SIGMA FACTOR5 protects freezing plants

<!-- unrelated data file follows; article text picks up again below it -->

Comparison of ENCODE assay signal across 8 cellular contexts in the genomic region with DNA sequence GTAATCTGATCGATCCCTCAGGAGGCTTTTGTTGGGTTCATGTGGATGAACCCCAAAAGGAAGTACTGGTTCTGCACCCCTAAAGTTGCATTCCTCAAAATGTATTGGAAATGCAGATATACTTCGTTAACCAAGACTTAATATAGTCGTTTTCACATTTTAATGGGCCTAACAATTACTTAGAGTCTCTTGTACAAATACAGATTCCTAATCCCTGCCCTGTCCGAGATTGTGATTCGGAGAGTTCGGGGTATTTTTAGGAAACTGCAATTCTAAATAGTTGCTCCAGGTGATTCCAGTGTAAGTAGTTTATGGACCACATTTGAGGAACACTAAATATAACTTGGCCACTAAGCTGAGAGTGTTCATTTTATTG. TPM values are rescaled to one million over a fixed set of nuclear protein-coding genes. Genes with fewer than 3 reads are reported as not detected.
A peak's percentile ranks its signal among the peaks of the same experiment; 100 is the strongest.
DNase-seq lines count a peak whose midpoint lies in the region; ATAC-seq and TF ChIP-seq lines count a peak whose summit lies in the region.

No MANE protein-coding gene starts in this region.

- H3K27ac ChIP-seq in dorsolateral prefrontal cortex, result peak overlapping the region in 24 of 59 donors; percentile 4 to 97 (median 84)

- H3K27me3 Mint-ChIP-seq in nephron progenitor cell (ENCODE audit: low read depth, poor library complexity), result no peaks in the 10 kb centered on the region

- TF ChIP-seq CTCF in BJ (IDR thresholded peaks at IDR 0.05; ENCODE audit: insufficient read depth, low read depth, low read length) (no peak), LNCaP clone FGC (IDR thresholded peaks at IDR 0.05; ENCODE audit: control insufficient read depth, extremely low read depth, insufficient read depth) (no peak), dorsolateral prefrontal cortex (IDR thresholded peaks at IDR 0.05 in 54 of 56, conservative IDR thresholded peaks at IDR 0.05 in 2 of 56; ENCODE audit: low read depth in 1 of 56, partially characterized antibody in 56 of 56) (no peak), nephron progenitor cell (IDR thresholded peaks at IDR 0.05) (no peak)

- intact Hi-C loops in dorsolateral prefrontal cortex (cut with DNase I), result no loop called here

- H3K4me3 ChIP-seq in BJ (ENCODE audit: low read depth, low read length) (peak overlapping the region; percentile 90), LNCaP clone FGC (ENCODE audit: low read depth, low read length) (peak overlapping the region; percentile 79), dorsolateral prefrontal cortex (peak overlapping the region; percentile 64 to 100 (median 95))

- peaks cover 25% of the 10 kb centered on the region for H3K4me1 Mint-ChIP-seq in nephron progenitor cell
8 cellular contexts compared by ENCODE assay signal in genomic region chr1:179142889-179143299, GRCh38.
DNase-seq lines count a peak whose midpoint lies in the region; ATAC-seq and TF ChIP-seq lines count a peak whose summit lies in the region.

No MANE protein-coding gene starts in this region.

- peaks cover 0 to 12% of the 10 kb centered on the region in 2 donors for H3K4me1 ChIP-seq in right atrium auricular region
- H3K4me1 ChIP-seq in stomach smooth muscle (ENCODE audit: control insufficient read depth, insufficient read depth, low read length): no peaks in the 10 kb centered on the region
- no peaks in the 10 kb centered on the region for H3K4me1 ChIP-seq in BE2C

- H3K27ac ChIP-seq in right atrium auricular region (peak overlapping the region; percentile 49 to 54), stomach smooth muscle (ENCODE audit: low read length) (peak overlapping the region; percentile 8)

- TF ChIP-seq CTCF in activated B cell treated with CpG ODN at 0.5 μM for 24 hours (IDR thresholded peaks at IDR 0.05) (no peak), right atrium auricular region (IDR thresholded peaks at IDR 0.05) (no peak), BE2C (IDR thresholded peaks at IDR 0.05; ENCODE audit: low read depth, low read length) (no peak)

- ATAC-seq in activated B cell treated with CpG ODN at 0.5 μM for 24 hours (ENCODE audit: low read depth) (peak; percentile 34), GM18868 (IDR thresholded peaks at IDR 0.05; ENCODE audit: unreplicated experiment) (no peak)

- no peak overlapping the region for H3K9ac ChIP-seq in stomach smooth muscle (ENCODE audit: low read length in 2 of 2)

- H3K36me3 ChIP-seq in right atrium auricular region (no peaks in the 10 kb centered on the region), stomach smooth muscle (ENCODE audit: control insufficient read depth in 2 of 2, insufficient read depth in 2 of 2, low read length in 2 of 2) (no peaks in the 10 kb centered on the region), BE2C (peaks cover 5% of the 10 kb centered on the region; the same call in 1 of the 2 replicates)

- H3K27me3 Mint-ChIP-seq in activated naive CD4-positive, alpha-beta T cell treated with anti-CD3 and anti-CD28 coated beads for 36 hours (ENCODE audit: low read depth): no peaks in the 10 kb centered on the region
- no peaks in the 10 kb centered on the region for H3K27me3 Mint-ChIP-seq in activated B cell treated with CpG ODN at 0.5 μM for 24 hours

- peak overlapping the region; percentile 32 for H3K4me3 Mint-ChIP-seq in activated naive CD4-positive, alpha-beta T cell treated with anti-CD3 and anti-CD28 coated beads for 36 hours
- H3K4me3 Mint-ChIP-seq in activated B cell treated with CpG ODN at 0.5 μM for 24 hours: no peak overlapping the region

Low temperatures quickly and reversibly inhibit photosynthesis, which is assumed to shield the photosynthetic system from a drop in metabolic activity brought about by cold. In a recent study, Cano-Ramirez et al. found that in Arabidopsis, a nuclear-encoded sigma factor (SIG5) controls chloroplast transcription and contributes to adaptation to low-temperature conditions. In prokaryotes, sigma factors contribute to promoter targeting of RNA polymerases, and this function is conserved in the plant plastid-encoded RNA polymerase. The sigma factor-encoding genes have been transferred to the nuclear genome from the plastid genome in plants, providing a mechanism for nucleus to plastid signaling. The authors showed that ELONGATED HYPOCOTYL5 (HY5) and HY5 HOMOLOG (HYH) influence SIG5 accumulation. Previous studies have indicated that both SIG5 and HY5 participate in circadian signaling, and that other responses to cold are gated (modulated) by the time of day. The authors showed that the time at which the cold treatment is applied affects the magnitude of SIG5 transcript level and transcriptional activity, mediated by HY5 and HYH. Because SIG5 regulates the transcription of the gene encoding the D2 protein (psbD) of photosystem II (PSII), its role in enhancing photosynthetic efficiency during long-term cold and freezing exposure via HY5/HYH and the circadian clock provides an interesting opportunity to increase crop yield under low-temperature stress. Furthermore, this study indicates that sigma factors are involved in cold-temperature responses in both prokaryotes and eukaryotes. (Summary by Rajarshi Sanyal, @rajarshi_sanyal. Nature Plants, 10.1038/s41477-023-01377-1)